Turkey's Erdogan tells Trump that Black Lives Matter protesters 'working with PKK'

Turkey's Erdogan tells Trump that Black Lives Matter protesters 'working with PKK'
Ankara has attempted to link the Kurdish militant group to the Black Lives Matter protests.
3 min read
09 June, 2020
Turkey views the PKK and YPG as terrorist organisations [Getty]
Individuals working with Kurdish militant groups are behind "violence and looting" during anti-racist protests in the US, Turkish President Recep Tayyip Erdogan told his American counterpart on Monday.

Erdogan "conveyed his concern to President Trump over the cooperation between the elements, who are behind the incidents of violence and looting in the US, and the PKK/PYD-YPG terrorist organisation that operates in the north of Syria" during a phone call on Monday, the Turkish presidency said in a statement.

Anti-racist protests have engulfed the US since the killing of George Floyd on 25 May, an unarmed black man who died after a white police officer held his knee on his neck for nearly nine minutes.

The largely peaceful demonstrations have witnessed incidents of looting and property damage, and have been countered with a fierce police response and the threat of a military crackdown. 

Ankara has attempted to link the Kurdistan Workers' Party (PKK) and affiliated Kurdish militant groups to the protests over the past week. 

Turkey has been fighting a prolonged on-off civil war with the PKK since the early 1980s.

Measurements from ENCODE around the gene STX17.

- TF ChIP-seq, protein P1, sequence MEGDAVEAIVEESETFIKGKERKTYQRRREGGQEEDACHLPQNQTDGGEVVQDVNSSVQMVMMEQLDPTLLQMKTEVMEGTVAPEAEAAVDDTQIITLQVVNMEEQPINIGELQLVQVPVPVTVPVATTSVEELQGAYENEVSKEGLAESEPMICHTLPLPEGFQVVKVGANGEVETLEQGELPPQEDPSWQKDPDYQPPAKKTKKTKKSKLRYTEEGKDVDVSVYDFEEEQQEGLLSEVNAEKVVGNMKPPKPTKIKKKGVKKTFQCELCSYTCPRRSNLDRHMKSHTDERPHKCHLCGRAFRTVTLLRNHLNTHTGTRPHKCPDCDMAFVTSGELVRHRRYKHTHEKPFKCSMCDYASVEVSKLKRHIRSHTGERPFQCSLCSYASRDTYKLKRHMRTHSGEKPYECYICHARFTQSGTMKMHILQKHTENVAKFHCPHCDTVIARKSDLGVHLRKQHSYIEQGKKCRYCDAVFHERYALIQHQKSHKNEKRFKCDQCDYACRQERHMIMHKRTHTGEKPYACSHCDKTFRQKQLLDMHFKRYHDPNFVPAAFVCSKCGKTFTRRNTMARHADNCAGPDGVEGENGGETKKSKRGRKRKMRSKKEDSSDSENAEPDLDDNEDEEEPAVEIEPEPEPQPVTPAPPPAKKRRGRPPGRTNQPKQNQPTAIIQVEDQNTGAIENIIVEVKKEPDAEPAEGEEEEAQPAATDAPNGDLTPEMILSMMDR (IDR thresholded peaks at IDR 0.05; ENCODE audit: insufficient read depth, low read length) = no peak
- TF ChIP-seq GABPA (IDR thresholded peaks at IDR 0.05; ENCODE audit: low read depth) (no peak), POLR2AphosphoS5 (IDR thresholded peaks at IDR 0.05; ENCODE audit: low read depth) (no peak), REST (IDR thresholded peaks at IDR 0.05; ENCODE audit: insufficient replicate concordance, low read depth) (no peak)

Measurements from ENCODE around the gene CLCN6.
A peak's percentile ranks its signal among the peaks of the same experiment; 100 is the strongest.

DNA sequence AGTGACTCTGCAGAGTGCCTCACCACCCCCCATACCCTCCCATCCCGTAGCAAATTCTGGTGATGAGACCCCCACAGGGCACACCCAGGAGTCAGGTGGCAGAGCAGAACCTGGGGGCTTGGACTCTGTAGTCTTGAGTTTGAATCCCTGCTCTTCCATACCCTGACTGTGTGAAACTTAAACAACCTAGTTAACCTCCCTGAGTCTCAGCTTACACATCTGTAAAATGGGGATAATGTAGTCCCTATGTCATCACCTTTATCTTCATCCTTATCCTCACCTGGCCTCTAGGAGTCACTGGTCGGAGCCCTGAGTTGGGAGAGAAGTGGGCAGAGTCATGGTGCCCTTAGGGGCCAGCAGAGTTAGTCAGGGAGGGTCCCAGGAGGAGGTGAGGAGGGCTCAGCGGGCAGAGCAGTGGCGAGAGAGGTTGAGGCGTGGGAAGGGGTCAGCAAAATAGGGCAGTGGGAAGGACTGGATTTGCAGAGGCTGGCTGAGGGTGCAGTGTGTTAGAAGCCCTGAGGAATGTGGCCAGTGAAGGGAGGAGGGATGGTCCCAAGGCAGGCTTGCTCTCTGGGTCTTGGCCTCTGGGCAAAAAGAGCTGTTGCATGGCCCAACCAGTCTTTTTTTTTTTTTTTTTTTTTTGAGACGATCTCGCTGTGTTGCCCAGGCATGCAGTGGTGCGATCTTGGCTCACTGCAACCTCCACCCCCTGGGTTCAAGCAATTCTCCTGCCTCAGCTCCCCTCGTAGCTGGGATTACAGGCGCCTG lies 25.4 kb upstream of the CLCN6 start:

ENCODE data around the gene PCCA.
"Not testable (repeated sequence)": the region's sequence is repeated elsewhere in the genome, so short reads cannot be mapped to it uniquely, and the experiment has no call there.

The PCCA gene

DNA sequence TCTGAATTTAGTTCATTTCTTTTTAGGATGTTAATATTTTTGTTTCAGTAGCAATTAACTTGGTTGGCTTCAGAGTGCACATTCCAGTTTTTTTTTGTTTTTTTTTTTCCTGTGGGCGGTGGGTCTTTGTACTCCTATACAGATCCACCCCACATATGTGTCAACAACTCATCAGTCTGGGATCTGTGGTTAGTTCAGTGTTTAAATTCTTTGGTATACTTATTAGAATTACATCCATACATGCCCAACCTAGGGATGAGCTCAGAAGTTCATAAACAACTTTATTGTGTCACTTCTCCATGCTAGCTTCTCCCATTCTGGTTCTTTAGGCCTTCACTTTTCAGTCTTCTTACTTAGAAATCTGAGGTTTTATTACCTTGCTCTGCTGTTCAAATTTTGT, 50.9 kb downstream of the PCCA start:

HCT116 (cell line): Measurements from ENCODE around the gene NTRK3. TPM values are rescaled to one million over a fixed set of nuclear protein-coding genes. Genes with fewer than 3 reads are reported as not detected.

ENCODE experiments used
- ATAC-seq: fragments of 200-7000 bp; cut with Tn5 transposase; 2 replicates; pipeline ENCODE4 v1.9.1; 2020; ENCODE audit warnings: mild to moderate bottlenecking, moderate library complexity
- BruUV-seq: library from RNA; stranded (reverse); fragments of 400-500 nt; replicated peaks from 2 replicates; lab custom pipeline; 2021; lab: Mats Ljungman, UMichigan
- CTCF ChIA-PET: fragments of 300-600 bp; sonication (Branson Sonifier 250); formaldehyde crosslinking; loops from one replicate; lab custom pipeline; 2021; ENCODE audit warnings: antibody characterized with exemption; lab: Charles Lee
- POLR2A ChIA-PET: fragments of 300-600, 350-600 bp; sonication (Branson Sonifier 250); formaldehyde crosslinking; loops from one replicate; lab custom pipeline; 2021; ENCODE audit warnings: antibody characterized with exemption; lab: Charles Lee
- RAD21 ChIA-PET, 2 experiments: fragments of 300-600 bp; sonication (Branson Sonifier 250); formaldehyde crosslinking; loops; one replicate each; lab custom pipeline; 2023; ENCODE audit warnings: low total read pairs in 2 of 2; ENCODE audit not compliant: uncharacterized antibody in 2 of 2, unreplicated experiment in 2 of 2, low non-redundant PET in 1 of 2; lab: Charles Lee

The Democratic Union Party (PYD) and its armed wing, the People's Protection Units (YPG), are considered by Ankara as Syrian off-shoots of the PKK.

While the PKK is widely designated as a terrorist organisation, the YPG is not and played a key role in the US-backed fight against the Islamic State group in Syria.

Last week, President Donald Trump announced that the US would designate as a terrorist organisation Antifa - a shorthand that loosely links left-wing anti-fascist activists across the world.

Turkish officials have since looked to link Antifa, which Trump has accused of instigating "domestic terrorism" through the protests, to the Kurdish militant groups.

Some of the foreign fighters who joined the YPG and its female wing, the YPJ, in the fight against the IS have been broadly affiliated with the Antifa movement.

A graphic published last week by Turkey's Directorate of Communications illustrated the alleged ties between Antifa and the Kurdish militant organisations.

Citing "news reports in the international press", the graphic stated that Antifa was "trained by terrorist organisations in northern Syria", namely the PKK and YPG.

"Although its full name is Anti-Fascist movement, some Antifa members trained by the PKK/YPG terrorist organisation do not hesitate to carry out acts with an entirely fascist mentality," the official graphic claimed.

Foreign Minister Mevlut Cavusoglu has also called on Washington crack down on "Antifa in Syria" in response to the US protests.

"The US must show the same sensitivity in Syria when Antifa draws its weapons on Turkish soldiers, or when they attack us after joining the PKK," he said in a televised interview last week.

"Is it only a terror group when they touch you? And nothing needed to be done when it is Turkey?"

Ankara has repeatedly attempted to pressure Washington over the YPG, which has received support from the US as part of the Syrian Democratic Forces (SDF) which led the fight against IS.

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